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‘One of those Lutherans we used to burn in Campo de’ Fiori.’ Engraving sublimated suffering in Counter-Reformation Rome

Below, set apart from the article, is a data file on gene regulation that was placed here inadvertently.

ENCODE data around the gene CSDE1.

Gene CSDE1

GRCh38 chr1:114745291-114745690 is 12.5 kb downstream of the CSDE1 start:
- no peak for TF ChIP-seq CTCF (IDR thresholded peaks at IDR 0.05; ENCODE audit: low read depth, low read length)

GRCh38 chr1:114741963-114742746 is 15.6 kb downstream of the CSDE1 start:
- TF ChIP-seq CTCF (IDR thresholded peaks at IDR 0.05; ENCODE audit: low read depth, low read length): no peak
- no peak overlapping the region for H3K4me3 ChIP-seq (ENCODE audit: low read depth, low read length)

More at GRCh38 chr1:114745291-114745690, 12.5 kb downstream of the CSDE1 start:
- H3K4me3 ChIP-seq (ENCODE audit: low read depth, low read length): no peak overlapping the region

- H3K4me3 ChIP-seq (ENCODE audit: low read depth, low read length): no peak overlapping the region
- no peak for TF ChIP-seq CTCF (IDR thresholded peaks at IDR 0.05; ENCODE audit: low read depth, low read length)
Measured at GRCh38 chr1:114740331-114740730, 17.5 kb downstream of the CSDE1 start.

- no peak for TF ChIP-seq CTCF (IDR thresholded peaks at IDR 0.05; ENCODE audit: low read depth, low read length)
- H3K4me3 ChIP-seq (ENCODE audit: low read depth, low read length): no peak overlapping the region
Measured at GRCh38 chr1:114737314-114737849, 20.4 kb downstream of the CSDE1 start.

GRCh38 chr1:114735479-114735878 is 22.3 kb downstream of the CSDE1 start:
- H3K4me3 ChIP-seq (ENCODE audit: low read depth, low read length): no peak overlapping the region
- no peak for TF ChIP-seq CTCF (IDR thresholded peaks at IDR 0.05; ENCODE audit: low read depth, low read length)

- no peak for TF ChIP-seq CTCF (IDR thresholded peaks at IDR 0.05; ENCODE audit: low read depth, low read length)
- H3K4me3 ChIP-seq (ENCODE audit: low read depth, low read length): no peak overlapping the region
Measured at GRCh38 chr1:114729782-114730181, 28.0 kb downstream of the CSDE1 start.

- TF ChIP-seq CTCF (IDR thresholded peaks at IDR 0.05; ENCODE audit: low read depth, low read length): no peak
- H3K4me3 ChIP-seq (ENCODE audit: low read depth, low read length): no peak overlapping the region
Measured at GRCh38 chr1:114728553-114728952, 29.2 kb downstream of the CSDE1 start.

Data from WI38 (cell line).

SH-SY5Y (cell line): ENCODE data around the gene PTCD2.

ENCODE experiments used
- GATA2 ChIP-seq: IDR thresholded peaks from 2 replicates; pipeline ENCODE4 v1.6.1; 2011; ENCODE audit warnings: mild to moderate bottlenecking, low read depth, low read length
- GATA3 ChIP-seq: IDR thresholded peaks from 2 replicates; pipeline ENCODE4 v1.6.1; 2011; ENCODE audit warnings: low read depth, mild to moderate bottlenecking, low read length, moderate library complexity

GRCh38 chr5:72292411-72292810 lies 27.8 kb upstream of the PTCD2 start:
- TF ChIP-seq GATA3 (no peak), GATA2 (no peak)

This essay explores aspects of the biographies and oeuvres of Mattheus Greuter and Philippe Thomassin to undertake an inflected case study of Catholic Counter-Reformation cross-cultural sublimation of the violent physical suffering of actual martyrdom (also called red martyrdom, bloody martyrdom, or martyrdom unto blood) into nonviolent spiritual martyrdom (or white martyrdom, lifelong martyrdom, martyrdom by desire, or martyrdom in intention) by means of somato-sensorial practices of image-making and viewing. Nonviolent spiritual martyrdom was neither new nor exclusive to the Catholic Counter Reformation. Rather, white martyrdom was rooted in the Gospels, expounded in patristic writings, and boasted a robust late medieval heritage. In plotting the paradox of early modern martyrdom against the contemporaneous culture of the convert(ing) imprint, I attend to how the incised line of northern-trained engravers, prized in Italy by 1600 for technical virtuosity and curvilinear aesthetic qualities, acquired new symbolic meanings in discourse surrounding conversion and sensual suffering internal to Catholicism following the Council of Trent (1545–63).